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Re: multi-character tab

From: Bob Proulx
Subject: Re: multi-character tab
Date: Wed, 26 Oct 2005 10:09:04 -0600
User-agent: Mutt/1.5.9i

Alex van den Bogaerdt wrote:
> The documentation of sort has this to say:
>     To specify a zero byte (ASCII NUL (Null) character) as the field
>     separator, use the two-character string `\0', e.g., `sort -t '\0''.
> Yet, this is what is produced:
>     $ sort -t '\0'
>     sort: multi-character tab `\0'
>     $

Hmm...  It works for me.

  printf "one\0two\nabc\0xyz\n" | sort -t "\0" -k2,2 | tr "\000" " "
  one two
  abc xyz
  printf "one\0two\nabc\0xyz\n" | sort -t "\0" -k1,1 | tr "\000" " "
  abc xyz
  one two

What version of sort are you using?  The first line of --version will
say this.

  sort --version

This may be a problem with the command shell trying to expand '\0'.
What shell are you using?  Can you try the bash shell since it is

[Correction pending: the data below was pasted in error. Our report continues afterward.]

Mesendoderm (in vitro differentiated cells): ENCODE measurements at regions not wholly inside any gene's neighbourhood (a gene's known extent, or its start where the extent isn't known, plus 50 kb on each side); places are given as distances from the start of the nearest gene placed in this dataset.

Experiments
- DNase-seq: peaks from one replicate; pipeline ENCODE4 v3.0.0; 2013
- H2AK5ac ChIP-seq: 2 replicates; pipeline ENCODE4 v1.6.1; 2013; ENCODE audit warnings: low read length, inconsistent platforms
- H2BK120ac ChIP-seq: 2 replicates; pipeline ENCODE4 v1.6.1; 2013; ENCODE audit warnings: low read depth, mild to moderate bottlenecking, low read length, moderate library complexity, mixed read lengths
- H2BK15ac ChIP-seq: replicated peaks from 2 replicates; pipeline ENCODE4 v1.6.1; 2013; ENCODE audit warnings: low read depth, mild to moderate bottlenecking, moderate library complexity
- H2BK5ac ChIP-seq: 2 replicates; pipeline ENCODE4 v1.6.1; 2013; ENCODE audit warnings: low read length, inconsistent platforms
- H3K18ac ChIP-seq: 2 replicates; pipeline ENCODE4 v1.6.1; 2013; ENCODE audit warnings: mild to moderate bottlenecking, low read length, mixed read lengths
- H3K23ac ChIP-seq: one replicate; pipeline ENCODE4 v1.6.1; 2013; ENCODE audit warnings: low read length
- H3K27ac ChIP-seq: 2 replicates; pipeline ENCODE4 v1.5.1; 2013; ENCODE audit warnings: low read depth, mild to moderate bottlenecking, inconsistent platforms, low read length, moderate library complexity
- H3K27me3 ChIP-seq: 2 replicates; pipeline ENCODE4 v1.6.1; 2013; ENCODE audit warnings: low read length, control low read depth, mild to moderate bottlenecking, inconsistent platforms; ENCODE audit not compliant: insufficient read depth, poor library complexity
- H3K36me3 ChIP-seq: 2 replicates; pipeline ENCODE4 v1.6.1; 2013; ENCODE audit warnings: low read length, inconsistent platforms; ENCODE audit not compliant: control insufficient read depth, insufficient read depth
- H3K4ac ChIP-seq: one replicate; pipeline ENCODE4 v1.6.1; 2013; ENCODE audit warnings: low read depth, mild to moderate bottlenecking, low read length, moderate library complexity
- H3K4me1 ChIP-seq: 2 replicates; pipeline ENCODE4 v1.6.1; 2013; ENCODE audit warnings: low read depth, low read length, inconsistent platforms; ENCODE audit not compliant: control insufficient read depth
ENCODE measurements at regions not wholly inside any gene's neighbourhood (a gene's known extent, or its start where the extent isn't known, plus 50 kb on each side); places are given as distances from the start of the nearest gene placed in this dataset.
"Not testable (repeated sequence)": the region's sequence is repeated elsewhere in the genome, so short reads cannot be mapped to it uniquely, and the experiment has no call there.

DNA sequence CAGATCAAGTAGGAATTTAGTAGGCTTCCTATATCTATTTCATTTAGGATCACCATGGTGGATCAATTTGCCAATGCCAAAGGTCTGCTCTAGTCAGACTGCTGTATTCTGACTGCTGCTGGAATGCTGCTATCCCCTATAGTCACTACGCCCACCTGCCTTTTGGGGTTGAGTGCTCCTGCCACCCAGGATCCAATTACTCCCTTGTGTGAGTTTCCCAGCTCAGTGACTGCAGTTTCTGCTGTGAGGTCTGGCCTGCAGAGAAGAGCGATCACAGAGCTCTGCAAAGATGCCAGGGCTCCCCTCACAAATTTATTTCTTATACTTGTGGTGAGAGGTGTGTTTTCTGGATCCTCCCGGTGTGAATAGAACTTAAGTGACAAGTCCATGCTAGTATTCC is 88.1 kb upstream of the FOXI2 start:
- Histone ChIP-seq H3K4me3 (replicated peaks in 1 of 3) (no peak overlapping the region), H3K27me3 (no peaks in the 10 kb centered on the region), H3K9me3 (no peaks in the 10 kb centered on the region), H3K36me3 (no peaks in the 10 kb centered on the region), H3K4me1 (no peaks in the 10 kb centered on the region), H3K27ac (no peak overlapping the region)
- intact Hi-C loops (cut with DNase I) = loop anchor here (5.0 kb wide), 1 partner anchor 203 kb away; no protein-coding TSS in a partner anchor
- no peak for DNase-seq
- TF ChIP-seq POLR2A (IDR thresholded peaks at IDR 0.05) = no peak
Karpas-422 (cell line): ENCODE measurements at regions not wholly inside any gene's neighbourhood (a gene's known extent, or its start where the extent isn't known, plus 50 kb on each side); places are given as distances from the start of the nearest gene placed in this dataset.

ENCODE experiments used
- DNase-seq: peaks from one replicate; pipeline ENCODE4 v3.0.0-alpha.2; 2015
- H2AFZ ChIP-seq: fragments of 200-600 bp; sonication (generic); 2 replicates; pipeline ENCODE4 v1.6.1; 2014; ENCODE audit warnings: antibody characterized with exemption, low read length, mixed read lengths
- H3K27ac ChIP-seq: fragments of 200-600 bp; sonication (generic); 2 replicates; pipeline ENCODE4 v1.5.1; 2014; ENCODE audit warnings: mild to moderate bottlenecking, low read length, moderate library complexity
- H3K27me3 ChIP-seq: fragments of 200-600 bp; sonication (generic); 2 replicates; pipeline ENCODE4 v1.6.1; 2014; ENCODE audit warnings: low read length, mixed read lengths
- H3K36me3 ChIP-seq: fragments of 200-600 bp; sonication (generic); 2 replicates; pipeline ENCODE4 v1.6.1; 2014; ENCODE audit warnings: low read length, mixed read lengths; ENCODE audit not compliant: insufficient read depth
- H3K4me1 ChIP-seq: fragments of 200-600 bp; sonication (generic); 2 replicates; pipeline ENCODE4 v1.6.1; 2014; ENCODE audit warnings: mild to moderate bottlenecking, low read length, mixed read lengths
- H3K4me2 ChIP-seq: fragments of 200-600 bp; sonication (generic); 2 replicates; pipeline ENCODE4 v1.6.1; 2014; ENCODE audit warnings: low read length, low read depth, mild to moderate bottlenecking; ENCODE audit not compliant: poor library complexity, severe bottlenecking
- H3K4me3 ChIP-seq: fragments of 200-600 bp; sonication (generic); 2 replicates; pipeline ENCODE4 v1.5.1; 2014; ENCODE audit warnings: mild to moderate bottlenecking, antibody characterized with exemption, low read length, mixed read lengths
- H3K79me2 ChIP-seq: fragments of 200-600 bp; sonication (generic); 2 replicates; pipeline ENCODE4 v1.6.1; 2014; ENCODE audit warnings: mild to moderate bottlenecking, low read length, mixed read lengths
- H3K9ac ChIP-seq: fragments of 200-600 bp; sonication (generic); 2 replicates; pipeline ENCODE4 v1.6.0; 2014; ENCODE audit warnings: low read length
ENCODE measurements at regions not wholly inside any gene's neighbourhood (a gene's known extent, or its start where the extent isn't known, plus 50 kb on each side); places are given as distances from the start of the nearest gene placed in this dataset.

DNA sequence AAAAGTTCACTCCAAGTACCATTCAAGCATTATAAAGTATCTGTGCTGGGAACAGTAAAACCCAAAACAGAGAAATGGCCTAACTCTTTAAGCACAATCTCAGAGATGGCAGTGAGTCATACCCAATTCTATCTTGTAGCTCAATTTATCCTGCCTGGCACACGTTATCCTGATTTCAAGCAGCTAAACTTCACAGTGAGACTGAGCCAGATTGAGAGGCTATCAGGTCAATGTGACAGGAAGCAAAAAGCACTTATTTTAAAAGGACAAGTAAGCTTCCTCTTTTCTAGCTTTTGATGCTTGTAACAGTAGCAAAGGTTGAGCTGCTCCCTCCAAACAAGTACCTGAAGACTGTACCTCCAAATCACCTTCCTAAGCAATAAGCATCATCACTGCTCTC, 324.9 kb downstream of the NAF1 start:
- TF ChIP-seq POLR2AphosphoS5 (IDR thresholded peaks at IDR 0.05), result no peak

known to work in this case?

What does echo show?

  echo sort -t "\0"
  sort -t \0

If you see something other than \0 then I suspect a shell issue.

> system: fedora core 3
> rpm: coreutils-5.2.1-31

Oh, I guess this does imply the version of sort almost answering my
question above.  But please double check anyway in case some other
sort is becoming involved unexpectedly.  This is working fine for me
on my Debian GNU/Linux machine using both 5.2.1 and current CVS with
bash 3.0 as my shell.

> In addition, I'd be very much obliged if you can reply to me and tell
> me how I can specify a tab character as field separator without having
> to resort to actually putting a tab char in my script. -t '\t' doesn't
> do it I'm afraid, nor does -t '[\t]' .

Yes, a common topic of discussion.  Here are the two common ways of
creating ascii tabs on the comand line.  The first is maximally
portable back to very old systems and are preferred by some due the
good level of portability.  The second is yet another way.  The third
way is my preferred method on modern systems because I think it is the
clearest and most direct method.

  TAB=`awk 'BEGIN{printf "\t";}'`
  TAB=`echo | tr "\012" "\011"`
  TAB=$(printf "\t")

In all cases the scheme creates the tab first and then uses it in the
sort with a variable such as "sort -t $TAB".


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